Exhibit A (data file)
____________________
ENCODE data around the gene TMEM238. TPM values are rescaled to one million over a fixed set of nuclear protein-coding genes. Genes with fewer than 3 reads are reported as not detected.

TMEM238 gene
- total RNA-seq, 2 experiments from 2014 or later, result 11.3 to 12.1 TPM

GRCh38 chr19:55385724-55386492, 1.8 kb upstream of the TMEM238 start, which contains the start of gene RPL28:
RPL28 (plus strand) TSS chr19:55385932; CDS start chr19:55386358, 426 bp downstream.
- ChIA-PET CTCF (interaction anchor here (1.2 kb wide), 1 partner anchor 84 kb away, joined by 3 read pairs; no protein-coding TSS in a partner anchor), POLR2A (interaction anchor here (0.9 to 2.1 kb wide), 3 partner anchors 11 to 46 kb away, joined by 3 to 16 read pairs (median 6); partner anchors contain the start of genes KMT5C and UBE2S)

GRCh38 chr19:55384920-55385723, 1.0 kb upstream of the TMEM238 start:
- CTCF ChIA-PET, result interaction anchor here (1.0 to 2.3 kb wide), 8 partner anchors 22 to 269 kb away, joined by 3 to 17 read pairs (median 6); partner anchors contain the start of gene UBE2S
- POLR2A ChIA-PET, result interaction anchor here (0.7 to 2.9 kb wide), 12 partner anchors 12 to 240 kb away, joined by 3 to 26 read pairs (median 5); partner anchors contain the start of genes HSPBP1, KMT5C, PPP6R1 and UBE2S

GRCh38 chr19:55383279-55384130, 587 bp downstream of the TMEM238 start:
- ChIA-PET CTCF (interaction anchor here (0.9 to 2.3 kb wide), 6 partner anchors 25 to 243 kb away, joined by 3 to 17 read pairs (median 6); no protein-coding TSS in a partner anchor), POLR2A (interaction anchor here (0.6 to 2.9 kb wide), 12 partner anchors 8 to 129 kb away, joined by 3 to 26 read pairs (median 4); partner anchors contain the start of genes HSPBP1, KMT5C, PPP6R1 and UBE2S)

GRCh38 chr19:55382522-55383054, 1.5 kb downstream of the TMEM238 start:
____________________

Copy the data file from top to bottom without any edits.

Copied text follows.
ENCODE data around the gene TMEM238. TPM values are rescaled to one million over a fixed set of nuclear protein-coding genes. Genes with fewer than 3 reads are reported as not detected.

TMEM238 gene
- total RNA-seq, 2 experiments from 2014 or later, result 11.3 to 12.1 TPM

GRCh38 chr19:55385724-55386492, 1.8 kb upstream of the TMEM238 start, which contains the start of gene RPL28:
RPL28 (plus strand) TSS chr19:55385932; CDS start chr19:55386358, 426 bp downstream.
- ChIA-PET CTCF (interaction anchor here (1.2 kb wide), 1 partner anchor 84 kb away, joined by 3 read pairs; no protein-coding TSS in a partner anchor), POLR2A (interaction anchor here (0.9 to 2.1 kb wide), 3 partner anchors 11 to 46 kb away, joined by 3 to 16 read pairs (median 6); partner anchors contain the start of genes KMT5C and UBE2S)

GRCh38 chr19:55384920-55385723, 1.0 kb upstream of the TMEM238 start:
- CTCF ChIA-PET, result interaction anchor here (1.0 to 2.3 kb wide), 8 partner anchors 22 to 269 kb away, joined by 3 to 17 read pairs (median 6); partner anchors contain the start of gene UBE2S
- POLR2A ChIA-PET, result interaction anchor here (0.7 to 2.9 kb wide), 12 partner anchors 12 to 240 kb away, joined by 3 to 26 read pairs (median 5); partner anchors contain the start of genes HSPBP1, KMT5C, PPP6R1 and UBE2S

GRCh38 chr19:55383279-55384130, 587 bp downstream of the TMEM238 start:
- ChIA-PET CTCF (interaction anchor here (0.9 to 2.3 kb wide), 6 partner anchors 25 to 243 kb away, joined by 3 to 17 read pairs (median 6); no protein-coding TSS in a partner anchor), POLR2A (interaction anchor here (0.6 to 2.9 kb wide), 12 partner anchors 8 to 129 kb away, joined by 3 to 26 read pairs (median 4); partner anchors contain the start of genes HSPBP1, KMT5C, PPP6R1 and UBE2S)

GRCh38 chr19:55382522-55383054, 1.5 kb downstream of the TMEM238 start: